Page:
The Press Newspaper
After much research and discussion, it was determined that Eastwood’s kindergarten classrooms needed a device that would not just enhance learning, but also diversify learning for a group of students that arrived in August with an extremely wide range of abilities.
“In other words, some students enter kindergarten knowing all their letters, colors, shapes, sounds and how to write their name; while others may be able to do some or none of these tasks. Our kindergarten teachers wanted an educational tool that would address this broad spectrum of needs,” the school district’s website says.
The district says iPads, when complimented by effective instruction and appropriate apps, allow teachers to adjust, or differentiate, instruction to meet students' individual needs and abilities, as well as help them to gain new skills and concepts.
Shay Nafzinger, kindergarten teacher at Pemberville Elementary, says, “I could have students on the iPad working on building words (Word Wizard app) and sorting words that rhyme (Rhyming Bee app), while others could be working on letter identification (using Magnetic ABC app). If a group of students is having difficulty identifying shapes, I can pull that group for skills practice on the iPads (using LetsMatchShapes) while another group is working on solving addition and subtraction problems (using MathDots)."
The iPads offer students different ways to engage with the K-appropriate content and skills.
"I have enjoyed watching several students at a table during center time, working on a variety of different skills with a variety of different iPad apps, in a manner that makes sense to them," says Dr. Margaret Brennan Krueger, Luckey Elementary principal.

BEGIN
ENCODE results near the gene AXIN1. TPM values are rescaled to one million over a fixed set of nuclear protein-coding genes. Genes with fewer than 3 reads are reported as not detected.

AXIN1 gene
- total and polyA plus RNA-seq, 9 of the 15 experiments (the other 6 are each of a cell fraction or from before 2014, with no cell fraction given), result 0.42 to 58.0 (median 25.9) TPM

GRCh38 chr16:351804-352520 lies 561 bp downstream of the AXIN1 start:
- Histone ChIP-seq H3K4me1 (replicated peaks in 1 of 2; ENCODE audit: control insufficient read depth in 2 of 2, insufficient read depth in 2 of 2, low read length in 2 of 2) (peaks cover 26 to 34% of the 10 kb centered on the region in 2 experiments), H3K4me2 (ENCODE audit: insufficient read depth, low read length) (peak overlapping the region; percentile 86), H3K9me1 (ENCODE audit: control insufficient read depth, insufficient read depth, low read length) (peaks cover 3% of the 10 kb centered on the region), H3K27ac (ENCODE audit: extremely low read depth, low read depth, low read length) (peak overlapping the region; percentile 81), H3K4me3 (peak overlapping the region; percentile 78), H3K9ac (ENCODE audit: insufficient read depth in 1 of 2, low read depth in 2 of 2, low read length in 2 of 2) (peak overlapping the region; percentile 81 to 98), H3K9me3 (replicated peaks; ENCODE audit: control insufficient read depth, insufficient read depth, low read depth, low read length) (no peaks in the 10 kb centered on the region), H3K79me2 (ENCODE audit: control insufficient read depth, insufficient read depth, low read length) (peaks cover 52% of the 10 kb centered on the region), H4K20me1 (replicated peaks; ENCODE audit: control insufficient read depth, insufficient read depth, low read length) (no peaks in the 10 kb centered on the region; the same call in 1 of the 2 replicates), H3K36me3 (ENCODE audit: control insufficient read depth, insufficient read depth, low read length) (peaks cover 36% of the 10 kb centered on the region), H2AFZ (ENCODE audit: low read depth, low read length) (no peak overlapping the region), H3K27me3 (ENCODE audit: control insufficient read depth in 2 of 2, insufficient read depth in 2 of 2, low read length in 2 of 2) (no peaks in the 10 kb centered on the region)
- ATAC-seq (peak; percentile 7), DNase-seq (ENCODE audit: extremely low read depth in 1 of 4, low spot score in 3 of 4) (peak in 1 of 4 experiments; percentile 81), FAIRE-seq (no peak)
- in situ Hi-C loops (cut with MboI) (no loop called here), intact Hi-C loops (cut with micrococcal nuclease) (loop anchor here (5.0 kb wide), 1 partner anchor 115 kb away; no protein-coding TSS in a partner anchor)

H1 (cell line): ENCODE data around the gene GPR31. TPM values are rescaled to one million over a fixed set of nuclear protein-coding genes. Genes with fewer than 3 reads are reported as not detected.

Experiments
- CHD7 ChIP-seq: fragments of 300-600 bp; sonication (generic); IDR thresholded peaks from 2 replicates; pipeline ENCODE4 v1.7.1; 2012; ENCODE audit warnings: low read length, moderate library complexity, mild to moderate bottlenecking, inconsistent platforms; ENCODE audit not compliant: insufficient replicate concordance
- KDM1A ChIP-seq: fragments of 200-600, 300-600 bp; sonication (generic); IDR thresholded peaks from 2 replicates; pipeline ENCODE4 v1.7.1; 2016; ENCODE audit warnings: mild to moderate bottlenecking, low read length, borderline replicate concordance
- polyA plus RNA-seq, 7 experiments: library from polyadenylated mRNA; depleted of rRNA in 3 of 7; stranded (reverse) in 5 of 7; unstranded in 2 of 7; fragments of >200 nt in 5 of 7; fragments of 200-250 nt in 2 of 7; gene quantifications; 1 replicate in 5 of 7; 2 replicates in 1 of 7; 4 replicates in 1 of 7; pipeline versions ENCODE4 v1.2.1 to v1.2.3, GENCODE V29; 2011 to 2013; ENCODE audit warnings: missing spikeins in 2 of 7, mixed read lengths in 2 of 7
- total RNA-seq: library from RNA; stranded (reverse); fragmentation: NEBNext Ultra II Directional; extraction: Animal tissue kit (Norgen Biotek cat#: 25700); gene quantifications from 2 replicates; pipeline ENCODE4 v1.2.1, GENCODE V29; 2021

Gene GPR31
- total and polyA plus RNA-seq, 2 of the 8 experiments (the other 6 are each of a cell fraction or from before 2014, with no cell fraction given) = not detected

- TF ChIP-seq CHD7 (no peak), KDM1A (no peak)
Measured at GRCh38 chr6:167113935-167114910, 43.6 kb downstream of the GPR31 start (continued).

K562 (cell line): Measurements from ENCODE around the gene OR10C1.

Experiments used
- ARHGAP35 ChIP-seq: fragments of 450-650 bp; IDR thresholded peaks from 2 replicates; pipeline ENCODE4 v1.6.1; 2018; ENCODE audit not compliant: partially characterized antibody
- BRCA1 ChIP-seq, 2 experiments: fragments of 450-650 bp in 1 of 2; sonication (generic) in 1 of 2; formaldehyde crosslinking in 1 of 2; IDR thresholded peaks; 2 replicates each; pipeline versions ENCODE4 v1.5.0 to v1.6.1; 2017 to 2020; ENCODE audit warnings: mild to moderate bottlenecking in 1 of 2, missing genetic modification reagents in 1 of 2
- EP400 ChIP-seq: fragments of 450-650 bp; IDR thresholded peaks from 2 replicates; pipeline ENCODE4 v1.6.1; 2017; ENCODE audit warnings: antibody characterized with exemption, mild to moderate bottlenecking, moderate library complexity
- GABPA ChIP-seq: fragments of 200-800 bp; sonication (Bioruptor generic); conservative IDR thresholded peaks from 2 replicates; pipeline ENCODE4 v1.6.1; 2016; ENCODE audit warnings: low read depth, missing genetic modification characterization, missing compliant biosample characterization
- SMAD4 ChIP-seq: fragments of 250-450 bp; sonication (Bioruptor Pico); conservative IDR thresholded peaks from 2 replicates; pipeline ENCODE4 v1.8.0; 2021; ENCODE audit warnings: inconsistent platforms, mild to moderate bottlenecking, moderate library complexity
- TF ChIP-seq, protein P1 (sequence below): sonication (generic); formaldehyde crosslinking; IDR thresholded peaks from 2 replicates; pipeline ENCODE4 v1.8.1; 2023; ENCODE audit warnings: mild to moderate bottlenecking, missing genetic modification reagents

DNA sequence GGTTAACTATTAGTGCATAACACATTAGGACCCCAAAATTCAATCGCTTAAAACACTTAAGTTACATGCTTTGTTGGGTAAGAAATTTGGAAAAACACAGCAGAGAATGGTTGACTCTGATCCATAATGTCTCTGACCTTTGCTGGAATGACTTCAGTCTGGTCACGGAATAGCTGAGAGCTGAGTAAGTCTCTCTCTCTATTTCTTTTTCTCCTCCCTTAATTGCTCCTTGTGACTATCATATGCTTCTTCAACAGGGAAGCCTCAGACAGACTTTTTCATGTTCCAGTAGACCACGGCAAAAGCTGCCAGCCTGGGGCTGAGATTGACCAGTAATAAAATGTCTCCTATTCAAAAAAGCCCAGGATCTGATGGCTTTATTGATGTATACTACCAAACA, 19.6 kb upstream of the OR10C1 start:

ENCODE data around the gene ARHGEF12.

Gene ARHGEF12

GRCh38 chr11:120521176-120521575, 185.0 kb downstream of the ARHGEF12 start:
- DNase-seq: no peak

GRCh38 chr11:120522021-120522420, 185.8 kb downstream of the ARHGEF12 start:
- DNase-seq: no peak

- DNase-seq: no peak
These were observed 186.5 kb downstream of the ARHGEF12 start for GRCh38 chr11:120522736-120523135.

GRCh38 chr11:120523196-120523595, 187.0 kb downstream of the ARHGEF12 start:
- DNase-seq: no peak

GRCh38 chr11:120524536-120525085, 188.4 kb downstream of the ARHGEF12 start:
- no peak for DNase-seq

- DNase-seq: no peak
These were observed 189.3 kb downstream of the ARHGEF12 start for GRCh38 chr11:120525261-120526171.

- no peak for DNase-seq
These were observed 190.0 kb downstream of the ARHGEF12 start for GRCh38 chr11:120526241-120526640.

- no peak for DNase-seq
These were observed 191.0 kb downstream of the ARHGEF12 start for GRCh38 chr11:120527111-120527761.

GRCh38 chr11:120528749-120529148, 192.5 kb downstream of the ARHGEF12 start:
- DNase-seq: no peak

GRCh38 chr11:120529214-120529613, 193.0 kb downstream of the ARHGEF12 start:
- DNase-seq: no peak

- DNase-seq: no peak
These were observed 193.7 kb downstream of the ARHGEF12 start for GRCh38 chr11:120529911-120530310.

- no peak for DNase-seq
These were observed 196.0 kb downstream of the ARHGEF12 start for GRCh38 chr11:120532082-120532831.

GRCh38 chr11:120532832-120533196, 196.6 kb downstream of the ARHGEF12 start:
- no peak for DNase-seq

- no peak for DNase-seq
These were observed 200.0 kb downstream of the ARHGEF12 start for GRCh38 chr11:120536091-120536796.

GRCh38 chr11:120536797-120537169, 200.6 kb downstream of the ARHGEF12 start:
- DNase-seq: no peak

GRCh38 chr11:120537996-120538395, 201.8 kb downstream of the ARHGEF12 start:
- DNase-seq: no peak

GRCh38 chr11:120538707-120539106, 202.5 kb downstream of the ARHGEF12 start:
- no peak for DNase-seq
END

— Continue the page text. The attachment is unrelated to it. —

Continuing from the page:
Rachelle Chaffee, Pemberville kindergarten teacher, says iPads "are great for reinforcing skills" and she plans to use the iPads for "writing practice, math, creating stories, practicing letter sounds and listening comprehension,” among many other activities.
Holli Coger, Luckey kindergarten teacher, suggests using the iPad for science exploration.
"Kids could watch a short video, conduct their own similar experiments and video record the results to share with the class," Coger said.
It's about more than apps as well. Teachers can also use the tablets for whole class instruction using an Apple TV. This small device allows teachers to wirelessly display whatever is on their iPad screen, such as a video, a math problem, or a list of sight words onto their SMART boards.
For example, a teacher might open an app that challenges students to build sentences. The teacher then projects the iPad up on the SMART board so the entire class can work to build the sentences together.
The iPad can also be used as a way to demonstrate and assess student knowledge; which is essential in preparing for the new state assessments and meeting the demands of the state’s new Common Core Standards. Students can use the built-in camera to capture pictures of objects that begin with the letter of the week, or shapes and numbers that are the topic of the day's math lesson.
Coger plans to use the iPad to record and track students' progress by videotaping activities such as students explaining their thinking on how they came to their answer for a math problem.
“It's important to note that the iPad is not the game changer here. It's really about how the device is used in the classroom and ensuring alignment of iPad-based activities to all the other wonderful resources our kindergarten teachers provide,” the website states.
Nafzinger is quick to point out that "this type of technology isn't going to replace the essential teaching tools: books, notebooks, dry erase boards, manipulatives, etc."
Instead, Eastwood K teachers are using iPads to offer expanded learning opportunities that aim to help struggling students catch up and challenge the students who are ready to move ahead.
Ultimately, the district says “it is the hope of its kindergarten teachers that the iPad proves to be a 21st century learning device that will help all of our kindergartners achieve success.”
(— from a press release posted on the district website)
No results found.